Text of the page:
I'm Still Not Having Any Fun!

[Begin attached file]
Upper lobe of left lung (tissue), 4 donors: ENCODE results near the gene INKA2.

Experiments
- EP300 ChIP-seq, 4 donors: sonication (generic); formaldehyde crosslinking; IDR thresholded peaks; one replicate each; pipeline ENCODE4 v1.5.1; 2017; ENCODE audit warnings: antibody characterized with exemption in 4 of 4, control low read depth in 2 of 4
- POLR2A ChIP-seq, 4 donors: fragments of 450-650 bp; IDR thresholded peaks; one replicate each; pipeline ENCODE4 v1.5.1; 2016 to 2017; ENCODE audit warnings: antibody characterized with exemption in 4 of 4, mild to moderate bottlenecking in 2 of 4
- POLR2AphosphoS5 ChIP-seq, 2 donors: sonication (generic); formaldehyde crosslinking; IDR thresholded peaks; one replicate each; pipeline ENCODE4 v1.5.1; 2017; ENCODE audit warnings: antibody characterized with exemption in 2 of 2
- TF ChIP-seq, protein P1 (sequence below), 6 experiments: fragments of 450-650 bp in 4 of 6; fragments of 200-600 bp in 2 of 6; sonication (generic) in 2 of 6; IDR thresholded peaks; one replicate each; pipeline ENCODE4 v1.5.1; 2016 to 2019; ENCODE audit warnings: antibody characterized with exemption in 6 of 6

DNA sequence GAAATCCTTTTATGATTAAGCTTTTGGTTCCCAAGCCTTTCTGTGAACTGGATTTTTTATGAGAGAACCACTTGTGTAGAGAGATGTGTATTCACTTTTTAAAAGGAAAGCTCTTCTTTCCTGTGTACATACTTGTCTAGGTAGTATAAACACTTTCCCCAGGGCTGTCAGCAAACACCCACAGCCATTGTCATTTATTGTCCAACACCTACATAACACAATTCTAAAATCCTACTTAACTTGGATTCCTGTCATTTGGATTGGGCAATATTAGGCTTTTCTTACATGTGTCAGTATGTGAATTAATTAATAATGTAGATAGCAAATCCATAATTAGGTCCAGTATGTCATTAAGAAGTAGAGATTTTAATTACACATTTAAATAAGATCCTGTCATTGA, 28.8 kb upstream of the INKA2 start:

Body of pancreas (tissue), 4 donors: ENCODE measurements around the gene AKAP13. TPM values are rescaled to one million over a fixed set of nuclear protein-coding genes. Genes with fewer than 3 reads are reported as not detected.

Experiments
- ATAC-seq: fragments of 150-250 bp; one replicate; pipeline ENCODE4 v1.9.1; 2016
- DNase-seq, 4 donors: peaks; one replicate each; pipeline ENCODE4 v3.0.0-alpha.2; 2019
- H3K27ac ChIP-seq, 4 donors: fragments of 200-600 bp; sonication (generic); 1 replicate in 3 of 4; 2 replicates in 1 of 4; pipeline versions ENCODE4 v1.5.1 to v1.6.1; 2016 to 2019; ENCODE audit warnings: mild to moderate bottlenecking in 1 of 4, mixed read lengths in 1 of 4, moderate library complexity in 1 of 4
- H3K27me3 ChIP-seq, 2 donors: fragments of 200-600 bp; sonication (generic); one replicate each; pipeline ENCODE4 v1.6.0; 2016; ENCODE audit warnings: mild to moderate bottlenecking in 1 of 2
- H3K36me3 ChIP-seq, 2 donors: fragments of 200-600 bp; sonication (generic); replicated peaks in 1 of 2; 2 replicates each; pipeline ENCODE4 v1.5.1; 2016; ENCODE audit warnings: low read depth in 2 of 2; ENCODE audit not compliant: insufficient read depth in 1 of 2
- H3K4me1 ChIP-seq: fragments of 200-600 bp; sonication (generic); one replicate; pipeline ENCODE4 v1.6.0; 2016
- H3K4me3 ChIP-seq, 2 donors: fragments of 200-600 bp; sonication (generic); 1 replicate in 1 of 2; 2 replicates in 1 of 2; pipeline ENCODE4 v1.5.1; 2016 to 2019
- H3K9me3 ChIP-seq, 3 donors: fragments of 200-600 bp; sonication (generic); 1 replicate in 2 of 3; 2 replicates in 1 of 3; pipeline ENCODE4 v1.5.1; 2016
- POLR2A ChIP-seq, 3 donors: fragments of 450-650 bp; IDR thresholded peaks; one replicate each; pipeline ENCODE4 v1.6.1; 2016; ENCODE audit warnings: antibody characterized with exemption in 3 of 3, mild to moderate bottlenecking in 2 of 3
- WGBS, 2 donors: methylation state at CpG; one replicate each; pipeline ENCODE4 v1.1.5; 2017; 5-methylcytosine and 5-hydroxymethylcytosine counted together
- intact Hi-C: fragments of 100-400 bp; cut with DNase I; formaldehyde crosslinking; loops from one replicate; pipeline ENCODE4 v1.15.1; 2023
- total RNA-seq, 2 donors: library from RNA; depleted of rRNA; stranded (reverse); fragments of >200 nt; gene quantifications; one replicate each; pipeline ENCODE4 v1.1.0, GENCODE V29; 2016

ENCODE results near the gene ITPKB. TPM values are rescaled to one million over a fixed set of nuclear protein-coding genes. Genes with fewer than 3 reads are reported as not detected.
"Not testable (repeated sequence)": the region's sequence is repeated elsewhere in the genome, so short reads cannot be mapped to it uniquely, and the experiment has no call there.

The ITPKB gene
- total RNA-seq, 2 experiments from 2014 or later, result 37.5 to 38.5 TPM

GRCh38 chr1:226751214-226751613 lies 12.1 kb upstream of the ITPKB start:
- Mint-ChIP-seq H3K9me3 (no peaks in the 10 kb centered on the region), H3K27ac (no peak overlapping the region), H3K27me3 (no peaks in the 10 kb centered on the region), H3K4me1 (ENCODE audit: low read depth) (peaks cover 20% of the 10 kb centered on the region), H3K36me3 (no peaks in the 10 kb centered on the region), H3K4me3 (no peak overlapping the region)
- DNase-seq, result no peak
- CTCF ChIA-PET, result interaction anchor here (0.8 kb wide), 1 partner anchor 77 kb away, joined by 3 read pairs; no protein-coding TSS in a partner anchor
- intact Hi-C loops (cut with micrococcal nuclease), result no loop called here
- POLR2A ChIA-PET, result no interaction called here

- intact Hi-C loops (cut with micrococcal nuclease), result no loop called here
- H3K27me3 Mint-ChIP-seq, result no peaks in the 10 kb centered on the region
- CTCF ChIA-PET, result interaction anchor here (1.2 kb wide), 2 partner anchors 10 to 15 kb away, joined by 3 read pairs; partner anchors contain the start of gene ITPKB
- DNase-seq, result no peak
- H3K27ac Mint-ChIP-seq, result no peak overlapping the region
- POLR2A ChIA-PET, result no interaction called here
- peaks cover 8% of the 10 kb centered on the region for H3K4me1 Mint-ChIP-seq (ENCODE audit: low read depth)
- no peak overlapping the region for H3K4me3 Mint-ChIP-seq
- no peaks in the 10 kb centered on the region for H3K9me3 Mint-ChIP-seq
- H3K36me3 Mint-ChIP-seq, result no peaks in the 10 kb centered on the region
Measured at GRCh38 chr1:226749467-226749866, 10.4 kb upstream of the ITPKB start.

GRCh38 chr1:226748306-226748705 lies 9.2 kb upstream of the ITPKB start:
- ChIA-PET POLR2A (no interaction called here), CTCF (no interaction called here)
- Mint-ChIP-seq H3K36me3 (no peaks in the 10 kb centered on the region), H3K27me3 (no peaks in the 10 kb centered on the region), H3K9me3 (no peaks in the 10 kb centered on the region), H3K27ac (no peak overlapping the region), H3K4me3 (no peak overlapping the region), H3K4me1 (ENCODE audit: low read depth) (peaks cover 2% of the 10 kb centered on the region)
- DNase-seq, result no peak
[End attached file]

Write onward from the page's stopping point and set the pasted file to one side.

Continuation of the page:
I don't know why I even bothered today. I was already in the wrong frame of mind. Yesterday's session, and the recent conditions, have left me in need of a serious attitude adjustment. But I had to try to surf today. My surfing partner in crime and I had decided today was the day we'd check out a break up the coast. The surf reports this morning all said the waves were small, so I opted for the 9'6", thinking it would be my best bet for catching the tiny stuff we've been looking at lately. We headed north and managed to overshoot our destination. We ended up at Leo Carillo. Flat! We backtracked to the beach we were looking for. Gale-force winds and waves breaking onshore! We headed to Malibu. There were a lot of people there . . . sitting in the middle of a lake. We drove by Sunset. I didn't even see anything worth suiting up for, yet there were people out there. We sped past Topanga. The parking lot and shoulder in front of it were empty. 'Nuff said? Finally, she said, "Let's go to El Porto." I was already not feeling this surf day, but off we went. I showed her the Chevron station where El Porto starts and directed her to the parking lots at 26th Street since that's where people on longboards usually surf. We watched for awhile. I did not like what I saw. I should have followed my instinct. The thing about El Porto is the size of the wave is deceiving from the parking lots. You don't really know what you're up against until you're standing at the water's edge. I would have been happy to turn around and go home. But we didn't. We decided to paddle out. What a mistake that was!!! The waves weren't all that big, but they were constant. The word "lull" disappeared from the dictionary during the time that I was at the beach. There were no lulls. I knew I was going to be in trouble; my board was much too big for those conditions. We spent a good five to ten minutes trying to paddle out. Finally, she just squeaked over a set wave. I did not. Talk about taking a beating. I was already tired from fighting those waves as it was. Then that thing slammed me. To my chagrin, there was another set wave right behind it and I got slammed once more. I then decided I could either go ahead and drown (because I was too stupid or too stubborn to give in) or work my way back to shore. Since I'm here typing, you know what I did. The scary thing was that people weren't catching waves at all. The conditions were horrible. Guys were coming in as soon as they could find something to ride in. My friend caught one wave and I could tell she was sitting out there wondering what to do. She told me later she was terrified. I'd already given up so I sat on the shore keeping my eyes on her. The conditions were such that I was worried she'd take off on something and never come back up. She got out after about 20 minutes, saying had she not gotten over the set wave during the paddle out, she wouldn't have made it either. As I was watching her out there, a guy on a Cooperfish longboard suited up right next to me. He seemed to have only a little trouble paddling out. I was impressed. I was even more impressed by the fact that he didn't have a leash. (The guy who shapes those boards does not believe in leashes.) Anyway, we're back at the car changing and no more than 10 minutes later the Copperfish guy walks by, saying he had to switch boards. He kept losing his board (which proves my point about having too much board for those conditions.) Earlier, as we were walking away from the water, a guy with an egg was getting in. I swear to you, he too was out of the water within 10 minutes. It was just plain ugly out there. Knowing that, I still feel like I'm in a surfing slump. My friend said it's not me, it's the conditions we're dealing with. I still feel like there's a dark cloud hanging over me. Did I mention the glass door to our toaster oven literally exploded last night? I called the company today, thinking they'd want to know about a potential hazard. What was the reply? Something to the effect of, We'll it only has a one year warranty and you'll have to buy a new one. Fine. I'm sure Consumer Reports will appreciate hearing about the defect and learning of the company's reply. Of course, I didn't tell them that. I never telegraph my punches. The end.